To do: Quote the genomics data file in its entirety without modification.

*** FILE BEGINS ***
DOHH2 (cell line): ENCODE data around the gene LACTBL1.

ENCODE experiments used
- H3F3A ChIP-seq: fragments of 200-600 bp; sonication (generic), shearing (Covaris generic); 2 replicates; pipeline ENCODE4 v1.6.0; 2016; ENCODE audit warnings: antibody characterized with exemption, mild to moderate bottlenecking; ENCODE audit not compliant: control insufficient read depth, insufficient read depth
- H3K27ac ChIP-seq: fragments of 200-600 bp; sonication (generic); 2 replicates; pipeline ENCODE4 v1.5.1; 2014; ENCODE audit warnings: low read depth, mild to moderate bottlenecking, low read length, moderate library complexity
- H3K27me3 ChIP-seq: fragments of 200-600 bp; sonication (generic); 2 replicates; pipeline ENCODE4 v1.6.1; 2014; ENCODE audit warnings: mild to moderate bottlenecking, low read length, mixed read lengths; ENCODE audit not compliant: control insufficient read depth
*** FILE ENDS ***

DOHH2 (cell line): ENCODE data around the gene LACTBL1.

ENCODE experiments used
- H3F3A ChIP-seq: fragments of 200-600 bp; sonication (generic), shearing (Covaris generic); 2 replicates; pipeline ENCODE4 v1.6.0; 2016; ENCODE audit warnings: antibody characterized with exemption, mild to moderate bottlenecking; ENCODE audit not compliant: control insufficient read depth, insufficient read depth
- H3K27ac ChIP-seq: fragments of 200-600 bp; sonication (generic); 2 replicates; pipeline ENCODE4 v1.5.1; 2014; ENCODE audit warnings: low read depth, mild to moderate bottlenecking, low read length, moderate library complexity
- H3K27me3 ChIP-seq: fragments of 200-600 bp; sonication (generic); 2 replicates; pipeline ENCODE4 v1.6.1; 2014; ENCODE audit warnings: mild to moderate bottlenecking, low read length, mixed read lengths; ENCODE audit not compliant: control insufficient read depth